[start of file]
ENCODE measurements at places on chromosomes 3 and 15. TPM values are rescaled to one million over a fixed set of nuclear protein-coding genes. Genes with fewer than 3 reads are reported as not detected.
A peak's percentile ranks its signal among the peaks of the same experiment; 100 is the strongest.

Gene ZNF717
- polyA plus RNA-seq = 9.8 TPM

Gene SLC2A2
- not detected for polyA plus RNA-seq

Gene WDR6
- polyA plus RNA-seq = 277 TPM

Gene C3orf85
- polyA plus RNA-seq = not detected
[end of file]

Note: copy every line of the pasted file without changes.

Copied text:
ENCODE measurements at places on chromosomes 3 and 15. TPM values are rescaled to one million over a fixed set of nuclear protein-coding genes. Genes with fewer than 3 reads are reported as not detected.
A peak's percentile ranks its signal among the peaks of the same experiment; 100 is the strongest.

Gene ZNF717
- polyA plus RNA-seq = 9.8 TPM

Gene SLC2A2
- not detected for polyA plus RNA-seq

Gene WDR6
- polyA plus RNA-seq = 277 TPM

Gene C3orf85
- polyA plus RNA-seq = not detected